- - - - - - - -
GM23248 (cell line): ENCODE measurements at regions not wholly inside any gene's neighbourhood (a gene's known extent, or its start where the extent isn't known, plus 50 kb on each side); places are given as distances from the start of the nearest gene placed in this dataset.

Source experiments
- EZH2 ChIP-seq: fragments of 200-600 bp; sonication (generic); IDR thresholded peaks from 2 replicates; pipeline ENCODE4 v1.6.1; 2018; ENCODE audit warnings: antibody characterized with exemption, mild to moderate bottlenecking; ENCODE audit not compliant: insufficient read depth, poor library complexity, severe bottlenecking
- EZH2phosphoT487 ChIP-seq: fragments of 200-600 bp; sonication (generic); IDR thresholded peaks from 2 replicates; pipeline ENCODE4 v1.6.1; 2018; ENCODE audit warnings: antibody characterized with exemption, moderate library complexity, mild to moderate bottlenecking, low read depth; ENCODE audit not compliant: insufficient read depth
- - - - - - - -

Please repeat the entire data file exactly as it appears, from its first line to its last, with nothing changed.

GM23248 (cell line): ENCODE measurements at regions not wholly inside any gene's neighbourhood (a gene's known extent, or its start where the extent isn't known, plus 50 kb on each side); places are given as distances from the start of the nearest gene placed in this dataset.

Source experiments
- EZH2 ChIP-seq: fragments of 200-600 bp; sonication (generic); IDR thresholded peaks from 2 replicates; pipeline ENCODE4 v1.6.1; 2018; ENCODE audit warnings: antibody characterized with exemption, mild to moderate bottlenecking; ENCODE audit not compliant: insufficient read depth, poor library complexity, severe bottlenecking
- EZH2phosphoT487 ChIP-seq: fragments of 200-600 bp; sonication (generic); IDR thresholded peaks from 2 replicates; pipeline ENCODE4 v1.6.1; 2018; ENCODE audit warnings: antibody characterized with exemption, moderate library complexity, mild to moderate bottlenecking, low read depth; ENCODE audit not compliant: insufficient read depth